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Our overall outlook for the US economy is cautious and we maintain our outlook for subdued growth at
the US's main container ports in 2013, on the back of continuing concerns about the health of the US
economy. For 2013, we maintain our growth forecast of 2.1%, owing to increasing domestic and external
headwinds. The downside shock risks remain prevalent, but the balance of evidence suggests that the
economy has and will continue to avoid recession barring a major crisis. There are two major risks to the
economy over the next six to 12 months. The first is the impending fiscal tightening, set to impact in
January 2013 absent an active policy decision to postpone. The second is the eurozone crisis, which
threatens the global economy as a whole.
Volumes at US ports face headwinds in the form of sluggish private consumption recovery and slow
demand for exports. US private consumption will continue to recover very slowly as a combination of
still-high unemployment, ongoing deleveraging, low wage growth and a dependency on government
transfers continue to weigh on spending growth. The US export sector is likely to face increasing
headwinds from abroad, centred around reduced European demand amid a eurozone recession and
potential for dollar strength. Just under one quarter of US exports go to the European Union, and the
European crisis is likely to impact non-eurozone demand for US goods and services.
Key Industry Data
- At the port of Los Angeles (LA) we forecast 4.7% year-on-year (y-o-y) growth in total tonnage
in 2013, to reach 69.5mn tonnes.
- At the East Coast port of New York/New Jersey (NY/NJ), growth is forecast to be 1.4% y-o-y in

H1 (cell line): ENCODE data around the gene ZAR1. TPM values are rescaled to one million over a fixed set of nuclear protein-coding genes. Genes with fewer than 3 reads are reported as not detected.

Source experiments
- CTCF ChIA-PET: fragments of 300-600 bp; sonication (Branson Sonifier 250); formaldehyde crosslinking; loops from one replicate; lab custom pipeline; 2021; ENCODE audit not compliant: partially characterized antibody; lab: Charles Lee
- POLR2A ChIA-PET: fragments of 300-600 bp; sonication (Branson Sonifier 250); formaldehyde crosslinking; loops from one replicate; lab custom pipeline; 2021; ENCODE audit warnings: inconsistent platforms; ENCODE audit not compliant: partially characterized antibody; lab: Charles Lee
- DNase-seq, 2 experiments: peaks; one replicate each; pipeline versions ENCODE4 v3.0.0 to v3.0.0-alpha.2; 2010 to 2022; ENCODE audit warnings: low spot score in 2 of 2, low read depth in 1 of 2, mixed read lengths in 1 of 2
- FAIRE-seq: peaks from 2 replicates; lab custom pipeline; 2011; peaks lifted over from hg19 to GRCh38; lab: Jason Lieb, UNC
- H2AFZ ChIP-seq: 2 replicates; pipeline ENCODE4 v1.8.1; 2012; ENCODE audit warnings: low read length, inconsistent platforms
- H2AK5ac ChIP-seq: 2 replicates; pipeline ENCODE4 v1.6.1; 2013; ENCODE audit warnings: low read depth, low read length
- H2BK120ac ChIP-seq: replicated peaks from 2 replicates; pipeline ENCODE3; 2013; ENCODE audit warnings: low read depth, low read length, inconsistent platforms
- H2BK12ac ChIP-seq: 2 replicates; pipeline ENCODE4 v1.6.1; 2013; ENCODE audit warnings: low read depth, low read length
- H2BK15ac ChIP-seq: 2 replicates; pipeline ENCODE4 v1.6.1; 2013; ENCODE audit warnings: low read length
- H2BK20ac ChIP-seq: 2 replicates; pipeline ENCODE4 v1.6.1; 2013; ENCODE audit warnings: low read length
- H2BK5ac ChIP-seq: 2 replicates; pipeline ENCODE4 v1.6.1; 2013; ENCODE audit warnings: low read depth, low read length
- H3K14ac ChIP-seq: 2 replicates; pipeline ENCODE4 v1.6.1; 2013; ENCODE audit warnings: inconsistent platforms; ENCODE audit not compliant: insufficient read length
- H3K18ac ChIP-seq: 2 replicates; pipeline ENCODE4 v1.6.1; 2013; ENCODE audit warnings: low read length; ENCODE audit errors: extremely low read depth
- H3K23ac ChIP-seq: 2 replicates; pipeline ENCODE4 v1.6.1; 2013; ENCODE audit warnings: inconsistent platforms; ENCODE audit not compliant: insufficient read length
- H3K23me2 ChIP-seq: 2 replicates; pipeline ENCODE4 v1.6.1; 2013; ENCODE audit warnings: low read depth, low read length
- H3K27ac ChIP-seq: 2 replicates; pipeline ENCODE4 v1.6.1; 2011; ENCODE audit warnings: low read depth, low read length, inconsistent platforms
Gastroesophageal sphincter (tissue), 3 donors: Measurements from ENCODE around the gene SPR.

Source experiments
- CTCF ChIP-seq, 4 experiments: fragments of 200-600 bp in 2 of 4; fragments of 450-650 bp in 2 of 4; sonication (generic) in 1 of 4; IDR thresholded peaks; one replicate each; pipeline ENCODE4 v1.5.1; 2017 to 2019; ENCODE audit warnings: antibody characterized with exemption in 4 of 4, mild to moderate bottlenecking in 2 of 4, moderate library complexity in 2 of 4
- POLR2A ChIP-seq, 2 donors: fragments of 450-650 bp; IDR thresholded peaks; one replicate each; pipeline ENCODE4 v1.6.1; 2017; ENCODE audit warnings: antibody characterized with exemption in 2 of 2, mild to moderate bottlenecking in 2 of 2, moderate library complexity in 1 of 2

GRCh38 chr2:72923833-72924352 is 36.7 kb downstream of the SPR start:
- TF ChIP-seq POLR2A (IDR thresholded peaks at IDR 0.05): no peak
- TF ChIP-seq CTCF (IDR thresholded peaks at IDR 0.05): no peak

2013, to reach 143.4mn tonnes.
- We expect LA to record growth of 4.4% in twenty-foot equivalent unit (TEU) throughput in
2013 to reach 8.6mn TEUs.
- We expect NY/NJ to record a 5.3% increase in TEU throughput in 2013, to reach 6mn TEUs.
Key Industry Trends
Expanded Rail Terminal To Support Savannah Growth
BMI believes that upside risk is presented to our already-bullish throughput growth forecast for the US
Port of Savannah as the Georgia Port Authority (GPA) has announced the opening of its expanded
intermodal transfer facility. The greater connectivity presented to the port by the new facility will help the
Port of Savannah accommodate the expected increase in volumes once the expansion of the Panama
Canal is completed.
Sandy Poses Risk For New York/New Jersey Forecast
BMI believes Hurricane Sandy, the storm that recently battered the US North East - and particularly its
coastal regions - could lead to a revision of our throughput forecasts for East Coast facilities. The Port of
New York/New Jersey was the worst affected, and was closed for a number of days. Other facilities are
poised to benefit from the run-off of vessels.
MSC Returns To Port Miami
BMI believes that a new service to call at PortMiami in Miami-Dade County, Florida, will provide upside
potential to the port's container throughput in the coming years, and could help the facility regain lost
volumes. This ties in with our wider view on the port, that throughput will grow in the wake of the
Panama Canal expansion, scheduled to be completed in May 2015.
Risks To Outlook
The US economic recovery remains slow; BMI expects average annual GDP growth of 2.5% to 2021.
Further downside is presented by the expected slowdown in Chinese economic growth, which will
damage demand from the US's biggest export market. The eurozone is unlikely to be able to pick up the
slack, due to the ongoing crisis there. BMI believes the main risks to our outlook for US container
shipping are on the downside. A bearish consumer outlook, combined with the withdrawal of shipping
lines from the transpacific route and cuts to federal funding for port projects mean that growth in the box
shipping sector could be slower than expected.
Upside potential is presented to East Coast ports by the expansion of the Panama Canal, due for
completion in 2015. The project will allow post-Panamax vessels to pass through the Panama Canal to
call at east coast ports, bypassing the traditional US hubs of LA and Long Beach.
On the dry bulk side there is upside potential from the fact that we expect the US to become a net exporter
of coal over the medium term as domestic demand slows and Asian demand remains strong. We are
already seeing the development of new port facilities on the West Coast, such as SSA Marine's Gateway
Terminal, in order to cater for an expected increase in coal shipments.